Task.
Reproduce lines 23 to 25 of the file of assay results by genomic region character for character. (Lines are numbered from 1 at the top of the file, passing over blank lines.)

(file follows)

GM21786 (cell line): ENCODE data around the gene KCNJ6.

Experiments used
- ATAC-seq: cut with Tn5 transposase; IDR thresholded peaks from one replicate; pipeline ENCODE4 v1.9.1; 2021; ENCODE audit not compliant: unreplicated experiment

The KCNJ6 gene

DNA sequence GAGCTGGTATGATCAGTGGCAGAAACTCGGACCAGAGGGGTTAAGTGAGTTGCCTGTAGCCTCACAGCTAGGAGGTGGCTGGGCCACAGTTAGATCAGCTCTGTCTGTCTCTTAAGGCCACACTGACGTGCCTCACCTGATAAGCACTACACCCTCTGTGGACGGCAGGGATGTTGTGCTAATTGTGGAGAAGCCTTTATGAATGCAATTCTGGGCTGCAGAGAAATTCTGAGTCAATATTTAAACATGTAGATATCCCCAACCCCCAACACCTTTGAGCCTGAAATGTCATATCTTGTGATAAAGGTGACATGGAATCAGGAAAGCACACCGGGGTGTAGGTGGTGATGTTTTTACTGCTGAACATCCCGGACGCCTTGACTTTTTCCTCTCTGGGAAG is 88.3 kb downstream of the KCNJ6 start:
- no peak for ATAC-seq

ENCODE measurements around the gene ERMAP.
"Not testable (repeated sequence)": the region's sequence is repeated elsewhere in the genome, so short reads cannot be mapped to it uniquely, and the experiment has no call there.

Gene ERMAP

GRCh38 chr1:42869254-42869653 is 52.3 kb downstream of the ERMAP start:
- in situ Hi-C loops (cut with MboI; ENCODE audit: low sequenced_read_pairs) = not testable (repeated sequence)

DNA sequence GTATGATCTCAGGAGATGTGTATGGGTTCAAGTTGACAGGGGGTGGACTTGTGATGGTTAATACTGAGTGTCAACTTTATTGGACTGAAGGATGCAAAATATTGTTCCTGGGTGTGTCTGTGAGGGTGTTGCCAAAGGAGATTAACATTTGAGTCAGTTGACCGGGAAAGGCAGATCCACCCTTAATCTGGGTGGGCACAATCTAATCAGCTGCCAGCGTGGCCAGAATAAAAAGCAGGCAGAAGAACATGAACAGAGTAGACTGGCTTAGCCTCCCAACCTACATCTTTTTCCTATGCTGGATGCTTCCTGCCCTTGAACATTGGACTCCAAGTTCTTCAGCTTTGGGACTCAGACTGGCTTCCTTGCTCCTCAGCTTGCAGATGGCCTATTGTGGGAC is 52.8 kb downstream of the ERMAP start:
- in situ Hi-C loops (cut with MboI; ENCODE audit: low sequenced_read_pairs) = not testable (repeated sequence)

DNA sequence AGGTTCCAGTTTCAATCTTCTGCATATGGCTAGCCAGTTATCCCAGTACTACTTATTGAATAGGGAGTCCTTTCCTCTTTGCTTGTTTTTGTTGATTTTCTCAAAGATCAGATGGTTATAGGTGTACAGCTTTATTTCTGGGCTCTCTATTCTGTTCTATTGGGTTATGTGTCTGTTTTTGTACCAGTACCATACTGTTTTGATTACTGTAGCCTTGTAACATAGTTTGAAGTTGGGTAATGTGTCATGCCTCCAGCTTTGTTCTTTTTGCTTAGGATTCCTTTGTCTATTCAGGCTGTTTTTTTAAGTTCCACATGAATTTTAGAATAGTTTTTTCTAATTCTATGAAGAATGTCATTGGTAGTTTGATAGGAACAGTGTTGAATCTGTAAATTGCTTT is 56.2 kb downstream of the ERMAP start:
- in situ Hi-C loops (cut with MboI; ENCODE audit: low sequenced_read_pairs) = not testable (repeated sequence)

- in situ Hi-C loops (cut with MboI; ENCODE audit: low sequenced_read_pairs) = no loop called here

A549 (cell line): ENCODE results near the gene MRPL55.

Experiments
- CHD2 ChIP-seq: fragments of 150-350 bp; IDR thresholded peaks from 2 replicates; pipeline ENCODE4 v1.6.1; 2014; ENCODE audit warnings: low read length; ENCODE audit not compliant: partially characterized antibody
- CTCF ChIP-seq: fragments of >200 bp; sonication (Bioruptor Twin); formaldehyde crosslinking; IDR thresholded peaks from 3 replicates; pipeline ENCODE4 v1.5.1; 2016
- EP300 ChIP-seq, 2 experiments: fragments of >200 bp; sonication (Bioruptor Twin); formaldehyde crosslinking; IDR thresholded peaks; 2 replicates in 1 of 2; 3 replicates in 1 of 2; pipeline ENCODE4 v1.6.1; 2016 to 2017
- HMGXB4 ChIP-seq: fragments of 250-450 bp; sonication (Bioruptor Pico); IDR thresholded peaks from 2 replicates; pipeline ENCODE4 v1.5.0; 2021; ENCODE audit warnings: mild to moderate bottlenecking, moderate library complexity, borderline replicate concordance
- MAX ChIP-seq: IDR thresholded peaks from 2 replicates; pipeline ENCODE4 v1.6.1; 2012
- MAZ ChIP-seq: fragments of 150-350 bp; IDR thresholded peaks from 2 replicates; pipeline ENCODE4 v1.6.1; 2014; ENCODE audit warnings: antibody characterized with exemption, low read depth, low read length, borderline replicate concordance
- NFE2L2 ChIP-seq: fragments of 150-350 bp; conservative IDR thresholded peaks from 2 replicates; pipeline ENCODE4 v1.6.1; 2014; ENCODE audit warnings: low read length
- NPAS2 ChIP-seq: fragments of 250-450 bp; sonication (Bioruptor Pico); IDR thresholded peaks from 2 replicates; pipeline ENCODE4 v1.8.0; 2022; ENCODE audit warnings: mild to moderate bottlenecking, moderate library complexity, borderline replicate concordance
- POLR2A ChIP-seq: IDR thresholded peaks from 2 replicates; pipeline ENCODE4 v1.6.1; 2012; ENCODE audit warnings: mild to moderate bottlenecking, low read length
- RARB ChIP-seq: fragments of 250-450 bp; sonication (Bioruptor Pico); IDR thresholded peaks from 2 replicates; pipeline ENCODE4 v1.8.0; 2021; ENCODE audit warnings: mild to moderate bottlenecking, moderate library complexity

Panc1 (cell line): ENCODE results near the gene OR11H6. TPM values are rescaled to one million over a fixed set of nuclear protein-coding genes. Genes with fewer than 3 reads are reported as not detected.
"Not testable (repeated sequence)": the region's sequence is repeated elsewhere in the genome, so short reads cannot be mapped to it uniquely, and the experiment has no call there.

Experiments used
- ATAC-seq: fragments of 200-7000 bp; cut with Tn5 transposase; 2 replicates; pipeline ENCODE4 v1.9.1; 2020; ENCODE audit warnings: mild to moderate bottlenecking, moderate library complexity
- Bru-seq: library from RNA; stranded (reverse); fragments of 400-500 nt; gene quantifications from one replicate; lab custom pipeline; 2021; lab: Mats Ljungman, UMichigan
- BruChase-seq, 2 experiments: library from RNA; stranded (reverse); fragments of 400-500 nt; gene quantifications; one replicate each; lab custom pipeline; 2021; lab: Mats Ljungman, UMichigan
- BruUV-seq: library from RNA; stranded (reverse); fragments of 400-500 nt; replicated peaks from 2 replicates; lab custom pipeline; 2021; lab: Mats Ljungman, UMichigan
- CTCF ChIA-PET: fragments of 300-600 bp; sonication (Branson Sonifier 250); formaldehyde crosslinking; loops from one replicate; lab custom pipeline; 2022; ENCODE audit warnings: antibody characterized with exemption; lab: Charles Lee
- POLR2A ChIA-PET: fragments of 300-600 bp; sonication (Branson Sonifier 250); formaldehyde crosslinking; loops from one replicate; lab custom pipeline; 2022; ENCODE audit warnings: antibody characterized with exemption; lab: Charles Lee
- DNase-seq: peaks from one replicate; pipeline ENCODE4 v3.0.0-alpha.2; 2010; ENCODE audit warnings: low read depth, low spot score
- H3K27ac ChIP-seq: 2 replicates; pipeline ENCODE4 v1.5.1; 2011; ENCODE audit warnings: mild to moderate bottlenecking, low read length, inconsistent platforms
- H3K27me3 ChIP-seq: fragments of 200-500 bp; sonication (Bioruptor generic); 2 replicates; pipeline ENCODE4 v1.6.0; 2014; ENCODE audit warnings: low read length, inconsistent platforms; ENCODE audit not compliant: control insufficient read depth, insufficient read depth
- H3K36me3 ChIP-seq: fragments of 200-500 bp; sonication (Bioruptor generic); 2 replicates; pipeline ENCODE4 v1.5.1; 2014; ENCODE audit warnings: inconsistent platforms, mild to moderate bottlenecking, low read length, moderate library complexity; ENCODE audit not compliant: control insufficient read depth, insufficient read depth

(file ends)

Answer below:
- MAX ChIP-seq: IDR thresholded peaks from 2 replicates; pipeline ENCODE4 v1.6.1; 2012
- MAZ ChIP-seq: fragments of 150-350 bp; IDR thresholded peaks from 2 replicates; pipeline ENCODE4 v1.6.1; 2014; ENCODE audit warnings: antibody characterized with exemption, low read depth, low read length, borderline replicate concordance
- NFE2L2 ChIP-seq: fragments of 150-350 bp; conservative IDR thresholded peaks from 2 replicates; pipeline ENCODE4 v1.6.1; 2014; ENCODE audit warnings: low read length